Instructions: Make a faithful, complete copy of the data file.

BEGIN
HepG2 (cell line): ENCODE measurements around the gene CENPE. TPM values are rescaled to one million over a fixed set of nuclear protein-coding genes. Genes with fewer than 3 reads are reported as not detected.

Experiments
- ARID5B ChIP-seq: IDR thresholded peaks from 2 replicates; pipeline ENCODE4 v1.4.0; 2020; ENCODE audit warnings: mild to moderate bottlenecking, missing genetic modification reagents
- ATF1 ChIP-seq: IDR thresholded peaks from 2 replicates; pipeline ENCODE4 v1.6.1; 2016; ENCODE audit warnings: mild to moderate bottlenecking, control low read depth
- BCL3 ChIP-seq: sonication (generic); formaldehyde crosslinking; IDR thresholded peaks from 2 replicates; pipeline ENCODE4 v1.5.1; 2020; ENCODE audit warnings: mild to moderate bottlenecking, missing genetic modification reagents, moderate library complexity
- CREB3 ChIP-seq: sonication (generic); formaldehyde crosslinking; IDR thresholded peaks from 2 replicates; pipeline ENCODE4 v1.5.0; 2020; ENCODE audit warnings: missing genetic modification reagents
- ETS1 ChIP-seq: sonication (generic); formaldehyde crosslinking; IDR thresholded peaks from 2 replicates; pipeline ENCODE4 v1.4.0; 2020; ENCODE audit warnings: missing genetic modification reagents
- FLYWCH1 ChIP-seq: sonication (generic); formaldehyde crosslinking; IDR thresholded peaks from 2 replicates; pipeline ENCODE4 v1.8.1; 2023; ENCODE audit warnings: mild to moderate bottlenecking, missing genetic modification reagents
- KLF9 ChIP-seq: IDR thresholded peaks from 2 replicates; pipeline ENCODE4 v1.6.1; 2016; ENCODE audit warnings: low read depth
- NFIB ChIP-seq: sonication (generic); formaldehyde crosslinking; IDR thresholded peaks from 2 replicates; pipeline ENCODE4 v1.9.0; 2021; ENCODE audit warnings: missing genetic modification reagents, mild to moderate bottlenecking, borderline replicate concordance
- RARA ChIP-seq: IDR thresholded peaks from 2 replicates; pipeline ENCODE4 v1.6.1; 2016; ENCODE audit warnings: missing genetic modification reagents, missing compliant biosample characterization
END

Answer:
HepG2 (cell line): ENCODE measurements around the gene CENPE. TPM values are rescaled to one million over a fixed set of nuclear protein-coding genes. Genes with fewer than 3 reads are reported as not detected.

Experiments
- ARID5B ChIP-seq: IDR thresholded peaks from 2 replicates; pipeline ENCODE4 v1.4.0; 2020; ENCODE audit warnings: mild to moderate bottlenecking, missing genetic modification reagents
- ATF1 ChIP-seq: IDR thresholded peaks from 2 replicates; pipeline ENCODE4 v1.6.1; 2016; ENCODE audit warnings: mild to moderate bottlenecking, control low read depth
- BCL3 ChIP-seq: sonication (generic); formaldehyde crosslinking; IDR thresholded peaks from 2 replicates; pipeline ENCODE4 v1.5.1; 2020; ENCODE audit warnings: mild to moderate bottlenecking, missing genetic modification reagents, moderate library complexity
- CREB3 ChIP-seq: sonication (generic); formaldehyde crosslinking; IDR thresholded peaks from 2 replicates; pipeline ENCODE4 v1.5.0; 2020; ENCODE audit warnings: missing genetic modification reagents
- ETS1 ChIP-seq: sonication (generic); formaldehyde crosslinking; IDR thresholded peaks from 2 replicates; pipeline ENCODE4 v1.4.0; 2020; ENCODE audit warnings: missing genetic modification reagents
- FLYWCH1 ChIP-seq: sonication (generic); formaldehyde crosslinking; IDR thresholded peaks from 2 replicates; pipeline ENCODE4 v1.8.1; 2023; ENCODE audit warnings: mild to moderate bottlenecking, missing genetic modification reagents
- KLF9 ChIP-seq: IDR thresholded peaks from 2 replicates; pipeline ENCODE4 v1.6.1; 2016; ENCODE audit warnings: low read depth
- NFIB ChIP-seq: sonication (generic); formaldehyde crosslinking; IDR thresholded peaks from 2 replicates; pipeline ENCODE4 v1.9.0; 2021; ENCODE audit warnings: missing genetic modification reagents, mild to moderate bottlenecking, borderline replicate concordance
- RARA ChIP-seq: IDR thresholded peaks from 2 replicates; pipeline ENCODE4 v1.6.1; 2016; ENCODE audit warnings: missing genetic modification reagents, missing compliant biosample characterization